Children work and play in the outdoor classroom on self-chosen activities. Today, two of the students are excited to bring their “secret messages” outside to the sandbox that they had written that morning. Another child joins them as the “finder” of the “treasure.” Two children climb on the climbing log, then move to the slides. The other three children join in a pretend game with members of the preschool classroom, playing “Unicorn Family.” The teacher keeps an eye on the climbing children while she jots down notes on individual children’s learning for that day. 

Q. Will my child have the opportunity for extended outdoor explorations? What will that look like? 

A. For extended explorations at Price Park, our daily schedule will shift and will look something like this: 

8:45 – 9:15 Flexible Drop Off and Open Learning

9:15 – 9:45 Nature Stories, Planning & Preparing 

9:45 – 10:00 Bathroom Break and Outdoor Transition 

10:00 – 2:00 Forest Trip 

2:00 – 2:30 Bathroom Break, Clean Up & Jobs 

2:30 – 3:05 R & R

3:05 – 3:15 Pack up & Dismissal 

Extended forest trips will allow us to explore further afield and offer opportunities to extend learning in special projects or other subject areas. Perhaps we’ll use our map reading skills to look for the Gingerbread man after a read aloud and write responses about where we found him (English, Geography). Maybe we’ll measure and count the crayfish we find in the creek that day during a certain time period, comparing that day’s temperature and crayfish count to other days’ (Math, Environmental Education, Science). Another day, students might choose to collect Autumn Olives for making jam and role play feeding babies and animals with the berries (Food Studies, Dramatic Arts). 

Q. Can my child attend Kinderforest in lieu of Kindergarten?

A. Virginia code has compulsory education laws that do allow for five year olds to attend private pre-kindergarten programs. “Further, in the case of any five-year-old child who is subject to the provisions of this subsection, the requirements of this section may be alternatively satisfied by causing the child to attend any public educational pre-kindergarten program, including a Head Start program, or in a private, denominational, or parochial educational pre-kindergarten program.”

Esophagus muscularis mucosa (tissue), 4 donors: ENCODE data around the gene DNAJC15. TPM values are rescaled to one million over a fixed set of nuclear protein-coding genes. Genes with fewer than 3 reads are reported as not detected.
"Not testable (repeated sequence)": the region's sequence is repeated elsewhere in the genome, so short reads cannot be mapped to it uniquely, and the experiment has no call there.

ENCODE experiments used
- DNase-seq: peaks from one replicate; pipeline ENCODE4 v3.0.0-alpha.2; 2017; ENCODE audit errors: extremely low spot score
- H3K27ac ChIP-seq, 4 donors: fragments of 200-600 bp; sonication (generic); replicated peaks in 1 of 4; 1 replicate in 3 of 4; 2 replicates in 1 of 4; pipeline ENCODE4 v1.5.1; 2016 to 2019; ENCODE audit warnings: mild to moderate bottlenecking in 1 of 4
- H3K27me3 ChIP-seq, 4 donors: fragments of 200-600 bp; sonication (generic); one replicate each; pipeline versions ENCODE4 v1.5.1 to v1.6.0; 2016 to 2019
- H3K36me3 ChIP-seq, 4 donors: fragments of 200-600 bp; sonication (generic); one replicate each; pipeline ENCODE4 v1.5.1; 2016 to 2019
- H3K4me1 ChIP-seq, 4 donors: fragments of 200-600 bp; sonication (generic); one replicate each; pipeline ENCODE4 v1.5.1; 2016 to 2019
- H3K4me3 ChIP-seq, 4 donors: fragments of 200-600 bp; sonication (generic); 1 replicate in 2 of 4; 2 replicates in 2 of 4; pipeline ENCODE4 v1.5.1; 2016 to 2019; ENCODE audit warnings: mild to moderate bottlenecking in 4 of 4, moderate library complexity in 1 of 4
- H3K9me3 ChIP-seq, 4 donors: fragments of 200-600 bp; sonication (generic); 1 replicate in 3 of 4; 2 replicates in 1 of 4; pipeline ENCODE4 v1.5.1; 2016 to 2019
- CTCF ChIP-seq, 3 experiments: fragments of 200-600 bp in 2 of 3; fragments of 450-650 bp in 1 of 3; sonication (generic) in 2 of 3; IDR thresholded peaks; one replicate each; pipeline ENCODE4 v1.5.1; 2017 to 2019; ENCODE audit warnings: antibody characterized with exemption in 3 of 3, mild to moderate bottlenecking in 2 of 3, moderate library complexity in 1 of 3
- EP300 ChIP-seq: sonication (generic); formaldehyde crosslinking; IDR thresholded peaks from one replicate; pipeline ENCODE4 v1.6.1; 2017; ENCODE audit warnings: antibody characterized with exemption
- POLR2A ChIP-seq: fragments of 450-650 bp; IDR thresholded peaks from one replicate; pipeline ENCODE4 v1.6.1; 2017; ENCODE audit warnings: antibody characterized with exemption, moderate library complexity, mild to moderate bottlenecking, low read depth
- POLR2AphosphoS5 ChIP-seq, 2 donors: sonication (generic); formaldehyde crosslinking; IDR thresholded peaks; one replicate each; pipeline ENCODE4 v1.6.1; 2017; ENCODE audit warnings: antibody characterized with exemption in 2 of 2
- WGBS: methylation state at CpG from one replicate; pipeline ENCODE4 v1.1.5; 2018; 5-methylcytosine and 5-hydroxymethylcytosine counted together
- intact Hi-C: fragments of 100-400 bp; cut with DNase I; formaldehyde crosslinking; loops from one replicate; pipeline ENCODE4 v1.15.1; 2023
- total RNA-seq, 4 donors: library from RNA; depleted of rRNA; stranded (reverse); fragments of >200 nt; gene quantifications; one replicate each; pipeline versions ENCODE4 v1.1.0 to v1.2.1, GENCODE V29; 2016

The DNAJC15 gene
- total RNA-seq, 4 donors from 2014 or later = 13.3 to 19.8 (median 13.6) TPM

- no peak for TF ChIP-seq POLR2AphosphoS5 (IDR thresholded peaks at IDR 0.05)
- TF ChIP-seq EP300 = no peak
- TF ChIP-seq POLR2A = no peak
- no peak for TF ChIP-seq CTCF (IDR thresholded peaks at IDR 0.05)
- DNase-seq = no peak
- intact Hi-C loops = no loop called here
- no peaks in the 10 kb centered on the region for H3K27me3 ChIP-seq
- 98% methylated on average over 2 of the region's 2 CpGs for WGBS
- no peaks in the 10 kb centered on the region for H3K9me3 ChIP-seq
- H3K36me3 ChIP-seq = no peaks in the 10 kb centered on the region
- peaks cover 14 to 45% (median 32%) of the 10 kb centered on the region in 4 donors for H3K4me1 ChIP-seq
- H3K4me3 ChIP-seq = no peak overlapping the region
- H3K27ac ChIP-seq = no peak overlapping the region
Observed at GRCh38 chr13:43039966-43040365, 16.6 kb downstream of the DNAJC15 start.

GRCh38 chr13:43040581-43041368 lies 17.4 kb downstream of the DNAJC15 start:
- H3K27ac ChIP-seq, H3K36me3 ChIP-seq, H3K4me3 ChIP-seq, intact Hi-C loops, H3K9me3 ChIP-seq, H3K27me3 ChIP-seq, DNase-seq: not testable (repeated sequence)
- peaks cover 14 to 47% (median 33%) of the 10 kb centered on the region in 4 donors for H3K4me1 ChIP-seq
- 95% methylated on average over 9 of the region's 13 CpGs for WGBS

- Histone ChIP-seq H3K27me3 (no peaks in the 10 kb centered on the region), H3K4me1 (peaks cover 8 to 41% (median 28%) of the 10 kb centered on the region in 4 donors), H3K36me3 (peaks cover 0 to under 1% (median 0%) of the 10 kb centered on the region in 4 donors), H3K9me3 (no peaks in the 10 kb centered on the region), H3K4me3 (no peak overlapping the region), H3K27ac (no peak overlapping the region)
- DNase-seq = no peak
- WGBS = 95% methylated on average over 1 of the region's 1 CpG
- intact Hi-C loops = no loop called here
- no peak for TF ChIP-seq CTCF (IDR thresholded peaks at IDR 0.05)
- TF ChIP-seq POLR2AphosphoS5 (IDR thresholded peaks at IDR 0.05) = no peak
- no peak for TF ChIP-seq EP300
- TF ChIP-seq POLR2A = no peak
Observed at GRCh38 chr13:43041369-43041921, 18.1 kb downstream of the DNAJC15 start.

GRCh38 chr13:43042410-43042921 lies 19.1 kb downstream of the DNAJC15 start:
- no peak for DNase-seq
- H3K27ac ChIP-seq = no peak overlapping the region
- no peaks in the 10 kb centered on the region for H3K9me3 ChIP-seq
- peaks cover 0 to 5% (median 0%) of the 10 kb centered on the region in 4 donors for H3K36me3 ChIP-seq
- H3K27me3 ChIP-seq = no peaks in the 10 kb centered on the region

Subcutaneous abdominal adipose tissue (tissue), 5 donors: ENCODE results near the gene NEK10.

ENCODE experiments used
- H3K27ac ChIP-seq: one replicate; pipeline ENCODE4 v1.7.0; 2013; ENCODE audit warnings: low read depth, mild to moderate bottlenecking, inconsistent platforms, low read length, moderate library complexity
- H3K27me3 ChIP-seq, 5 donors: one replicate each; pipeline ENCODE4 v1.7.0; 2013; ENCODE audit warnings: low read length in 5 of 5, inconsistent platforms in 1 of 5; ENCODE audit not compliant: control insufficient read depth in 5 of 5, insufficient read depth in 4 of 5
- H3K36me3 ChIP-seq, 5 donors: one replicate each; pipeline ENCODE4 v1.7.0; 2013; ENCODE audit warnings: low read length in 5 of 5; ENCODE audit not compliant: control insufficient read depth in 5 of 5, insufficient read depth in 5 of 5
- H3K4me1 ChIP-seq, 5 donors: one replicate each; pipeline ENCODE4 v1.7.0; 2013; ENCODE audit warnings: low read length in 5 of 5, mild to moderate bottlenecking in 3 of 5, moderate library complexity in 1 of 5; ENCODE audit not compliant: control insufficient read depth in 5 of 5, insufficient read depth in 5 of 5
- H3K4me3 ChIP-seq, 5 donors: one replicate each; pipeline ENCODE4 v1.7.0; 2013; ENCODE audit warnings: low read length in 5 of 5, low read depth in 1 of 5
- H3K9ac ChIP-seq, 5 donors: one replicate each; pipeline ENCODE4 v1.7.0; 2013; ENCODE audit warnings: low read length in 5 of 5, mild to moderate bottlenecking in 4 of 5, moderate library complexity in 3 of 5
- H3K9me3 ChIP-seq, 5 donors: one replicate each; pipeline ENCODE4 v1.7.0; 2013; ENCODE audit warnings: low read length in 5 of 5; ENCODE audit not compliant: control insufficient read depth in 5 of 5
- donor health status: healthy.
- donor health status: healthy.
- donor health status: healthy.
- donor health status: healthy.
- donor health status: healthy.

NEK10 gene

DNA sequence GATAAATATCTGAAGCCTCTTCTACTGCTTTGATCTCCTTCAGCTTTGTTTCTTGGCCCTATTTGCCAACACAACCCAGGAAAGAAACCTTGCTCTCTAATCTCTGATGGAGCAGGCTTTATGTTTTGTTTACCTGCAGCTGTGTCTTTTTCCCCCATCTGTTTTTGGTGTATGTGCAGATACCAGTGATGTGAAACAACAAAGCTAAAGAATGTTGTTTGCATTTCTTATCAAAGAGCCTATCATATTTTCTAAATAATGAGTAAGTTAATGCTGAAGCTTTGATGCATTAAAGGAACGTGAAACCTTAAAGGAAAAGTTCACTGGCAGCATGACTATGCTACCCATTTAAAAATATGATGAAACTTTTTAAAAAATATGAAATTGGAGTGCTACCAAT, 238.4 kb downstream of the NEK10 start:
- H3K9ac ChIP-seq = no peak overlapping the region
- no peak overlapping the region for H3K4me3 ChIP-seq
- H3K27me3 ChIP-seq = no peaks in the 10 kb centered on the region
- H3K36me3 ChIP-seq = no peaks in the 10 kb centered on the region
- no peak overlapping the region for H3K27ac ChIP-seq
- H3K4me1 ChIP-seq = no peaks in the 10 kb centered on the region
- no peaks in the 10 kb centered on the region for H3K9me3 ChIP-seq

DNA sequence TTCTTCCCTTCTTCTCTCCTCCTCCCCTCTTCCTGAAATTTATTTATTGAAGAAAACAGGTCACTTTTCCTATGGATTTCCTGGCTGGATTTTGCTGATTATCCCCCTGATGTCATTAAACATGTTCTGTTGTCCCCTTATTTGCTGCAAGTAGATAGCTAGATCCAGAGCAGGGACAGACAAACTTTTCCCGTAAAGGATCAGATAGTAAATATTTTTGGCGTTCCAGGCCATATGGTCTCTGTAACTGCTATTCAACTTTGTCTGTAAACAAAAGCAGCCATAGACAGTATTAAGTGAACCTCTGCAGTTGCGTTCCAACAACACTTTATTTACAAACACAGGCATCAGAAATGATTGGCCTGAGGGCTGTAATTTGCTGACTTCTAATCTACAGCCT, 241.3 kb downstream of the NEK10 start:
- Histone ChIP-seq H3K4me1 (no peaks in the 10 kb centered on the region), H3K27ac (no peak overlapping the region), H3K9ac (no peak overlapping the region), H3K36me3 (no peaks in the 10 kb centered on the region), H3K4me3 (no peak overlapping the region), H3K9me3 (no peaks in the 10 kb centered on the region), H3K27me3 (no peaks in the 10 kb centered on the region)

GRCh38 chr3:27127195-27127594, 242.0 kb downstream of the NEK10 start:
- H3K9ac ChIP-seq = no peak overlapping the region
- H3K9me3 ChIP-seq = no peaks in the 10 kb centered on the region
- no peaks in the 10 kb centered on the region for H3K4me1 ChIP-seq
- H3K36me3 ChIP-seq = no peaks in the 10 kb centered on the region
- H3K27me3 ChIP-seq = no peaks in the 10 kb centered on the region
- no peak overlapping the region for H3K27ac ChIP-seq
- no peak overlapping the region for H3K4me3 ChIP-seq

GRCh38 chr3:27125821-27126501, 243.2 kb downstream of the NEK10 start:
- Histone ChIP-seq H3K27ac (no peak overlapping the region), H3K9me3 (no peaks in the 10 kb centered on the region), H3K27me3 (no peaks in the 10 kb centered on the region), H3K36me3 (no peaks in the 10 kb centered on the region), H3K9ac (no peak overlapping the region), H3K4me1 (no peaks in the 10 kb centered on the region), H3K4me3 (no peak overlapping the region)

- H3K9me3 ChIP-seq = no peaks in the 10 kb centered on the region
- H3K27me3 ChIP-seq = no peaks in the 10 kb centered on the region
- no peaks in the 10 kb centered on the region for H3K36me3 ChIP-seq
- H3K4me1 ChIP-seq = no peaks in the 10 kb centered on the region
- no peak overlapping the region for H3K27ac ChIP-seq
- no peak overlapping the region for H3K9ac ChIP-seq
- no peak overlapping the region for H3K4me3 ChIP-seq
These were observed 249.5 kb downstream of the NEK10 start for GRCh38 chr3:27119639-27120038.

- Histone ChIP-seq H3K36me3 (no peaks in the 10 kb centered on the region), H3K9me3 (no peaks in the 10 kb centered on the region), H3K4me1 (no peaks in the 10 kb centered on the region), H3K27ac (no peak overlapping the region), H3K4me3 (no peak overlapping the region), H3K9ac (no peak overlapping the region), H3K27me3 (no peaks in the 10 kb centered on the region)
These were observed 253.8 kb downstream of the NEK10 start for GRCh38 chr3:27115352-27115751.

• Kinderforest is part of a preschool program licensed through the Virginia Department of Education. Like the rest of The Mayapple School, we accept Child Care Subsidy payments (for children who are not yet 5 by September 1) and are subject to licensing inspections and requirements. Children who are already 5 by September 1 are not eligible to receive Child Care Subsidy funds in Virginia.
  • The Kinderforest program may be a good fit for families who feel their children are not yet ready for the public school environment, and could be a good choice for both children who will enter a Kindergarten or a First Grade classroom the following school year. It is recommended to schedule a talk with the Kinderforest teacher to make an informed decision. (Melissa West will be the Kinderforest teacher for the 2024/2025 school year.) 

Q. How do I sign my child up for the Kinderforest program? 

A. The Kinderforest tuition schedule and application 2024 is now available. Applications can be mailed to 404 Mt. Tabor Rd. Blacksburg VA 24060 or made in person. Admissions will be made on a rolling basis until the class is filled. If your child does not currently attend The Mayapple School preschool program, please schedule a visit here. You can also email your questions to or request a time to talk by phone.